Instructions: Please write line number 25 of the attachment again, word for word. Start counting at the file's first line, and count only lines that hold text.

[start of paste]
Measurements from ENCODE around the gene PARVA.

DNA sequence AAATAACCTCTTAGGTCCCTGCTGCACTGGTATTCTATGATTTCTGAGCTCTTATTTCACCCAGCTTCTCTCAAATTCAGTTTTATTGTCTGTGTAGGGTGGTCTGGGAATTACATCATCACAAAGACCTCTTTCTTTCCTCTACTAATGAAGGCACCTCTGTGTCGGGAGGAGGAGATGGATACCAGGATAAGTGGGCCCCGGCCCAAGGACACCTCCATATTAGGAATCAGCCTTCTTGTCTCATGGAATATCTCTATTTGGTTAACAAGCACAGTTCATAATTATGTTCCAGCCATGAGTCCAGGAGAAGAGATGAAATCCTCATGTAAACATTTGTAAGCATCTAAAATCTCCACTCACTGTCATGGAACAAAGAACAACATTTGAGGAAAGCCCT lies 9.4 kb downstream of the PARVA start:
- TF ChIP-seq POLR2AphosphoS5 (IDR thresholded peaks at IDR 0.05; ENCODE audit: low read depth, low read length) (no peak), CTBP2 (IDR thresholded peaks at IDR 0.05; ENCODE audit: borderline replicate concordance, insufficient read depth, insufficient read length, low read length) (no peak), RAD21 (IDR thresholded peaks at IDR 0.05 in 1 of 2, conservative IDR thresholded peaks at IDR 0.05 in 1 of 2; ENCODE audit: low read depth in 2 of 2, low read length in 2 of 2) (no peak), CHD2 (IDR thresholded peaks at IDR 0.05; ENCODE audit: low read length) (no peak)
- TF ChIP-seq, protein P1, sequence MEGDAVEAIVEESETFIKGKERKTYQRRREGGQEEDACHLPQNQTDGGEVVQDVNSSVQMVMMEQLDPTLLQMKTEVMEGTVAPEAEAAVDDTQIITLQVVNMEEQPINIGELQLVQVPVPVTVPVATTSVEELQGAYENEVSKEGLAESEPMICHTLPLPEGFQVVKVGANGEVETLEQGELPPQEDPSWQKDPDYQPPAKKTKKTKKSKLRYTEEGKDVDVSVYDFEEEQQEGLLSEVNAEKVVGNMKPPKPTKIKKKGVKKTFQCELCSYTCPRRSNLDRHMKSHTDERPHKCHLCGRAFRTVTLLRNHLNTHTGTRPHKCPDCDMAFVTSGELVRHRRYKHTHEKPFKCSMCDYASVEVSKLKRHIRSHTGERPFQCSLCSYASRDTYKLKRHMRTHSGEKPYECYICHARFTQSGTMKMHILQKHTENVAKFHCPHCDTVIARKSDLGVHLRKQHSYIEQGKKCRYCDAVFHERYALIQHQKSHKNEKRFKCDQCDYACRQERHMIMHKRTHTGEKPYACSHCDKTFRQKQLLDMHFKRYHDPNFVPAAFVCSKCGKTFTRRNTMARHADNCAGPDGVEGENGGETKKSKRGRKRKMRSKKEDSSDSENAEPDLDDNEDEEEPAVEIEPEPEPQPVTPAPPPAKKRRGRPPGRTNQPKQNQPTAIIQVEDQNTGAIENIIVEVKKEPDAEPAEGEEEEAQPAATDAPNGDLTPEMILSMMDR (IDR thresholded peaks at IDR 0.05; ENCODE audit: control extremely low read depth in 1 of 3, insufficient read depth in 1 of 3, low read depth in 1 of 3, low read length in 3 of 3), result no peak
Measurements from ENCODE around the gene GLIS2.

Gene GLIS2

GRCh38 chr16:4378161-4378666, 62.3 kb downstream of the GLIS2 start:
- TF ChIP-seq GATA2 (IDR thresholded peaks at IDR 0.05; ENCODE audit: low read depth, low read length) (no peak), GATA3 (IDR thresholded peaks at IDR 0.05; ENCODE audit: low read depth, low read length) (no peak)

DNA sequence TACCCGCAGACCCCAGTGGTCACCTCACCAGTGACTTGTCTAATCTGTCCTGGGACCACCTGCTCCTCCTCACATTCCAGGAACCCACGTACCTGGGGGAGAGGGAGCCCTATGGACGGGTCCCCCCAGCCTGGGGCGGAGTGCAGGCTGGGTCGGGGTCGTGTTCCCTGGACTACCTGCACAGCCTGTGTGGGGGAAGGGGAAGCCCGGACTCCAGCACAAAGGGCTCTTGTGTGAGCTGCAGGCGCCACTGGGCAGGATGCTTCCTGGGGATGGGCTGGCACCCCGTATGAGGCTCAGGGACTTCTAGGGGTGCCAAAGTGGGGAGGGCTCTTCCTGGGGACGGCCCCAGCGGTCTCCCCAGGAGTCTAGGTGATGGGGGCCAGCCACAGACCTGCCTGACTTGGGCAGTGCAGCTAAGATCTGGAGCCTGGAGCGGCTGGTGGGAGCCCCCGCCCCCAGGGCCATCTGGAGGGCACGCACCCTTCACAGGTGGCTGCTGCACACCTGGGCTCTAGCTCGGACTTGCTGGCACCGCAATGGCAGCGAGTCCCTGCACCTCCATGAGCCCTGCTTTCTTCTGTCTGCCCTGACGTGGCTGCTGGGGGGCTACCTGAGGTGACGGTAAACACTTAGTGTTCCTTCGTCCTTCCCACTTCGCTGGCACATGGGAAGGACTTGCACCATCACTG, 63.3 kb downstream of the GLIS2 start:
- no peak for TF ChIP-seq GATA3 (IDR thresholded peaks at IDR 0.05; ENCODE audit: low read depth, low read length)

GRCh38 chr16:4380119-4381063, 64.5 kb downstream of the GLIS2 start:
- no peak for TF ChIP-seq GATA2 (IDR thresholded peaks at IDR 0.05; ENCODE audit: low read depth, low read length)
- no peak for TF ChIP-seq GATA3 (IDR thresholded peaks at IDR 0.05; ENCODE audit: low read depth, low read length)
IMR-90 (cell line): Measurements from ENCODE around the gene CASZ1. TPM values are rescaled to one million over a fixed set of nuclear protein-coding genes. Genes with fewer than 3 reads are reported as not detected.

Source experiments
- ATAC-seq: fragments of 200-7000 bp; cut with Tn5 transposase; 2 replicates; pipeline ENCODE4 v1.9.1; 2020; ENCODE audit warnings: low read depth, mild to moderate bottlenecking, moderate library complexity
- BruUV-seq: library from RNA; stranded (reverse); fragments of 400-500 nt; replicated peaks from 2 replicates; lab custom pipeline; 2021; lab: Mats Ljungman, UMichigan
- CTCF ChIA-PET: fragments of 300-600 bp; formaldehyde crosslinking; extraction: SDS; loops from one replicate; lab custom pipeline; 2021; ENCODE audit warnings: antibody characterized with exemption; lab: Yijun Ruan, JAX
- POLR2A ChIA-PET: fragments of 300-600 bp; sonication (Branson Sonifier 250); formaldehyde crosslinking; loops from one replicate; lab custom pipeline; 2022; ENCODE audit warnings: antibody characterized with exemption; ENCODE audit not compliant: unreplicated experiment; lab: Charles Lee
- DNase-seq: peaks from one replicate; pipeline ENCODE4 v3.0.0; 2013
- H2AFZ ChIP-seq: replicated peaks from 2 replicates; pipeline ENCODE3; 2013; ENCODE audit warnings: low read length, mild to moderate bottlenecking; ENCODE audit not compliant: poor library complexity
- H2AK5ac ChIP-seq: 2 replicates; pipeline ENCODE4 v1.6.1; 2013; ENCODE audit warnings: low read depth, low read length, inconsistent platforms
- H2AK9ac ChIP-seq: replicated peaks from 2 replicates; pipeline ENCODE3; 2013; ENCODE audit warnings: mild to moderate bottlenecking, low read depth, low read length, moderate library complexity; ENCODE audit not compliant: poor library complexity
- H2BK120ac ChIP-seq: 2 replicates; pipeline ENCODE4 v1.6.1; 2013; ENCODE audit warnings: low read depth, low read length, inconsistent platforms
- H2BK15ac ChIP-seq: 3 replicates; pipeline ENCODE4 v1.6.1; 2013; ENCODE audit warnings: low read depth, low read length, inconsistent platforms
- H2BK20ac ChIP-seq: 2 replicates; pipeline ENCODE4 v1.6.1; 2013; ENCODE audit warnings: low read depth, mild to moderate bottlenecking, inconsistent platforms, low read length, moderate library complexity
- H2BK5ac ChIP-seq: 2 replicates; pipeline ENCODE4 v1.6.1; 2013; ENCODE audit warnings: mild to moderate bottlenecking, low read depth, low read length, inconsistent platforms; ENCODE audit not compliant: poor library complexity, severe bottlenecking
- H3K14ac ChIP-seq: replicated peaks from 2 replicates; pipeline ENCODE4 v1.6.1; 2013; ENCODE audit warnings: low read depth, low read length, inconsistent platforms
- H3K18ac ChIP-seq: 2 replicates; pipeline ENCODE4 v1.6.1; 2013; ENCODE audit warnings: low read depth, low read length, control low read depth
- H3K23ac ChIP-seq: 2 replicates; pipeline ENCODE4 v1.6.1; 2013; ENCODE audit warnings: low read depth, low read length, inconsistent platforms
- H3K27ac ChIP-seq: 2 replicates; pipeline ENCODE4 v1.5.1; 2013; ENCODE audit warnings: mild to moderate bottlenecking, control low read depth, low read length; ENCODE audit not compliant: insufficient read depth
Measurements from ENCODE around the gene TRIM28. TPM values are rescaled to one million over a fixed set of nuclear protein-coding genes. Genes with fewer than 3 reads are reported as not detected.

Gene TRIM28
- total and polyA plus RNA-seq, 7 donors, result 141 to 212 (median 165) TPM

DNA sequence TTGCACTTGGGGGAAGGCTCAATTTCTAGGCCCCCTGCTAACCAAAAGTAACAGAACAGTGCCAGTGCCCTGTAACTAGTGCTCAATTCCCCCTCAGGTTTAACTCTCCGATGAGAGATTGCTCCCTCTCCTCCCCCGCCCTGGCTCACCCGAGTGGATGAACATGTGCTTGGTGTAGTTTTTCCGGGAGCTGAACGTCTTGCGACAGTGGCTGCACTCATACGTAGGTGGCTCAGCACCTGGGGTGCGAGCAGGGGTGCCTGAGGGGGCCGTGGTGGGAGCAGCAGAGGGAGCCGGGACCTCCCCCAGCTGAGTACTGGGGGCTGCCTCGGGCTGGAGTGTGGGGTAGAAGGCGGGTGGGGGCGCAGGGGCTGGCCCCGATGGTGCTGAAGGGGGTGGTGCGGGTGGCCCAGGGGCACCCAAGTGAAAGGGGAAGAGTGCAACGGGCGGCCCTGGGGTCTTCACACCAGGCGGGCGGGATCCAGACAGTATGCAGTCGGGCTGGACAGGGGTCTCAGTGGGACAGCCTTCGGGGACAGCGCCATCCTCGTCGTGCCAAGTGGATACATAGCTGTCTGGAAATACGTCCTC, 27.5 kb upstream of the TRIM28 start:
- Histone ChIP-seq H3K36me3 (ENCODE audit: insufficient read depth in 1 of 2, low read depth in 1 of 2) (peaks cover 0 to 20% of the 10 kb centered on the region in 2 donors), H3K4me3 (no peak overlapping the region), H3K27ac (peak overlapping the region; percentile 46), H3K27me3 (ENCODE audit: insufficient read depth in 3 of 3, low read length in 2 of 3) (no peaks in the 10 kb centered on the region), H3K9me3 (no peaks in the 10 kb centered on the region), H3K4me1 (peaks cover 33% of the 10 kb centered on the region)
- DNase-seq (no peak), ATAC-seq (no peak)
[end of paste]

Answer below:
- H2BK15ac ChIP-seq: 3 replicates; pipeline ENCODE4 v1.6.1; 2013; ENCODE audit warnings: low read depth, low read length, inconsistent platforms